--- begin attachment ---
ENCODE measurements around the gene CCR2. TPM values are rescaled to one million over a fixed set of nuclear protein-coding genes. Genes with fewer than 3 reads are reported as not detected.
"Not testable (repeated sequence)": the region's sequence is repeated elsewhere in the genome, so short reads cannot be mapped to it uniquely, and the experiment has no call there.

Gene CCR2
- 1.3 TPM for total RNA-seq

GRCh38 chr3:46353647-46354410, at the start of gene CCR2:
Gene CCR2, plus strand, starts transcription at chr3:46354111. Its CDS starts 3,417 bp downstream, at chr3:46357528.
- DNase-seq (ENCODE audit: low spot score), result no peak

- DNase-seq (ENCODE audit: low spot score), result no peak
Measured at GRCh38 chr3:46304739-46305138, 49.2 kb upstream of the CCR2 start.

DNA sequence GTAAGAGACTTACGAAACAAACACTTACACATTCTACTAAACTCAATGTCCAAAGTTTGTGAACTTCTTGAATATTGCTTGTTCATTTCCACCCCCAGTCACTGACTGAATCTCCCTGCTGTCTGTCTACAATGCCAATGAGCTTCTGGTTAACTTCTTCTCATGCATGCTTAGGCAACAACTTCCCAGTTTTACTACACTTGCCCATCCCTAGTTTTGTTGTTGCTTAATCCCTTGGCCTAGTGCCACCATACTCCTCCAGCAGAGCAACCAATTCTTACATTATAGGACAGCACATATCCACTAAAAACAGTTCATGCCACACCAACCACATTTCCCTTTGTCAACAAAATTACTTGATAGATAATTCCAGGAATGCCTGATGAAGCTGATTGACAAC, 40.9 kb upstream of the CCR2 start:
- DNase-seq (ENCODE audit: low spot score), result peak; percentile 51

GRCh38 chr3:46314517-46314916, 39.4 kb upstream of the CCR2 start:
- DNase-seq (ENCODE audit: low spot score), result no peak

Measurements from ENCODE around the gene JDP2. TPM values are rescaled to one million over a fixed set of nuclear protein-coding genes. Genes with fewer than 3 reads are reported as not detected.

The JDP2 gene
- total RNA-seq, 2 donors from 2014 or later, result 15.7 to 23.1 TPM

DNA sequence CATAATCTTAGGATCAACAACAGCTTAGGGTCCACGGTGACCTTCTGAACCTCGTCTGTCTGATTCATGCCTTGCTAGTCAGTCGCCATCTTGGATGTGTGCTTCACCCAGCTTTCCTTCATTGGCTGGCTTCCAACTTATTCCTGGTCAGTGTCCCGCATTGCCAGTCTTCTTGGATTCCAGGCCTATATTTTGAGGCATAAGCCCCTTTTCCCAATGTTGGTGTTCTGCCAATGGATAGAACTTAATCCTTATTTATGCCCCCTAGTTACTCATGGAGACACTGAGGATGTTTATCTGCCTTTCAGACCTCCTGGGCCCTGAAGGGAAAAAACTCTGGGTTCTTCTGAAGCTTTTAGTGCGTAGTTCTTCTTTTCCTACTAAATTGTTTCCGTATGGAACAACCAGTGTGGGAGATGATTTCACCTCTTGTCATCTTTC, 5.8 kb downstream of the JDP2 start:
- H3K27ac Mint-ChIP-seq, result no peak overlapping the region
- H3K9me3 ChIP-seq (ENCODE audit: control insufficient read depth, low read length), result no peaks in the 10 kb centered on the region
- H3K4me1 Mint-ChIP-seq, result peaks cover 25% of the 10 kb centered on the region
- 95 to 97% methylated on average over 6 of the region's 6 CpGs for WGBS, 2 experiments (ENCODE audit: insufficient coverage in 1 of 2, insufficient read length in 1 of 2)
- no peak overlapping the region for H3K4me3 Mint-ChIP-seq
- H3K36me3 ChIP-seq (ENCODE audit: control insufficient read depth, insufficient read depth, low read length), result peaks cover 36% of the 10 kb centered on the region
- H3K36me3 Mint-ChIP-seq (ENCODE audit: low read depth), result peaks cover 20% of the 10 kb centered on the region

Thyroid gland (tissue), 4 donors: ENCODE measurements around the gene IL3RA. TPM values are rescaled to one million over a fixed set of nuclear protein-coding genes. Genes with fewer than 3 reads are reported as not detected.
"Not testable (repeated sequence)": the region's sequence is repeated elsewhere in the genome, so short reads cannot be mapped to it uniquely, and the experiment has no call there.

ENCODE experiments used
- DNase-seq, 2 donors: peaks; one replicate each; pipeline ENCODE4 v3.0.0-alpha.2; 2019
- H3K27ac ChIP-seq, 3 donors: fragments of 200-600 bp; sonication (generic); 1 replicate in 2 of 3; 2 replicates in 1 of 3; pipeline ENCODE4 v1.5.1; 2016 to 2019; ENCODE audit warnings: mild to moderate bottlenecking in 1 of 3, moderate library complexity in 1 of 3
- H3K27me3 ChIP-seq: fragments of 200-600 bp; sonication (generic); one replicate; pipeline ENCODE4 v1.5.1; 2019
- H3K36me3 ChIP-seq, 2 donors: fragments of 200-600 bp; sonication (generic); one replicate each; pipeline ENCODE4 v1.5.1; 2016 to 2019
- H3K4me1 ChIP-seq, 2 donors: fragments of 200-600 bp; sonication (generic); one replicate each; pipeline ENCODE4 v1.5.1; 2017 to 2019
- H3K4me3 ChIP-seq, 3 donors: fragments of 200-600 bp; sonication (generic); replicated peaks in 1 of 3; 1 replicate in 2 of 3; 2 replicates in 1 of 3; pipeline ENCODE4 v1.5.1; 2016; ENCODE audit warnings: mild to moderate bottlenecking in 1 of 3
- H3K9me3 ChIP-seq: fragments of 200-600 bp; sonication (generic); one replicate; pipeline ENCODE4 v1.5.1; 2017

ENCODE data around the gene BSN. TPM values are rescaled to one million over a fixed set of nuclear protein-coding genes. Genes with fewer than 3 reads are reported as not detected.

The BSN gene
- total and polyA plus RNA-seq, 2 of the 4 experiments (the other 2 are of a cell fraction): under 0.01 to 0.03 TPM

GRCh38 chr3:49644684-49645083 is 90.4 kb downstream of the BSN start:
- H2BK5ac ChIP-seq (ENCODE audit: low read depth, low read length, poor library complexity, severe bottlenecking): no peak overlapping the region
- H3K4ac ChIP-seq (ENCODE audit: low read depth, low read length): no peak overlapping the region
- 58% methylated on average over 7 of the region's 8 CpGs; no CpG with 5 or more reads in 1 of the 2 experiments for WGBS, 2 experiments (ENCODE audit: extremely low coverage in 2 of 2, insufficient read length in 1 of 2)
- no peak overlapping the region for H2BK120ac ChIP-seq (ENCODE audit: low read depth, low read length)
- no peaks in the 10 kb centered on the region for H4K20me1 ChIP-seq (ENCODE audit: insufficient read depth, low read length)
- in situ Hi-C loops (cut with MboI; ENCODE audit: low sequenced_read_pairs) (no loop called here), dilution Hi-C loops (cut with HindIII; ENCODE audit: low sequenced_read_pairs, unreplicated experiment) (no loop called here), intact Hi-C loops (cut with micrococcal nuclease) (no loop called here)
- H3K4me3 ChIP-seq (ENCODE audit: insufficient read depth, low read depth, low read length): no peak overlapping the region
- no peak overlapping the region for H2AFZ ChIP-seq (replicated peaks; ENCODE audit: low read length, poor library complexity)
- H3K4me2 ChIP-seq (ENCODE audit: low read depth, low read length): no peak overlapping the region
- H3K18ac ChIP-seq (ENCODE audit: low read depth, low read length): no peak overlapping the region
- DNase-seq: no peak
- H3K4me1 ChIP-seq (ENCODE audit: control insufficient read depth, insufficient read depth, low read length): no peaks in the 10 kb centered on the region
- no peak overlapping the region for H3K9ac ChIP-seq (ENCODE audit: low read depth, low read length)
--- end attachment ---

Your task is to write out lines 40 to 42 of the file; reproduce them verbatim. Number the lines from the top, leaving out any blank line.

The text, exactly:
- H3K4ac ChIP-seq (ENCODE audit: low read depth, low read length): no peak overlapping the region
- 58% methylated on average over 7 of the region's 8 CpGs; no CpG with 5 or more reads in 1 of the 2 experiments for WGBS, 2 experiments (ENCODE audit: extremely low coverage in 2 of 2, insufficient read length in 1 of 2)
- no peak overlapping the region for H2BK120ac ChIP-seq (ENCODE audit: low read depth, low read length)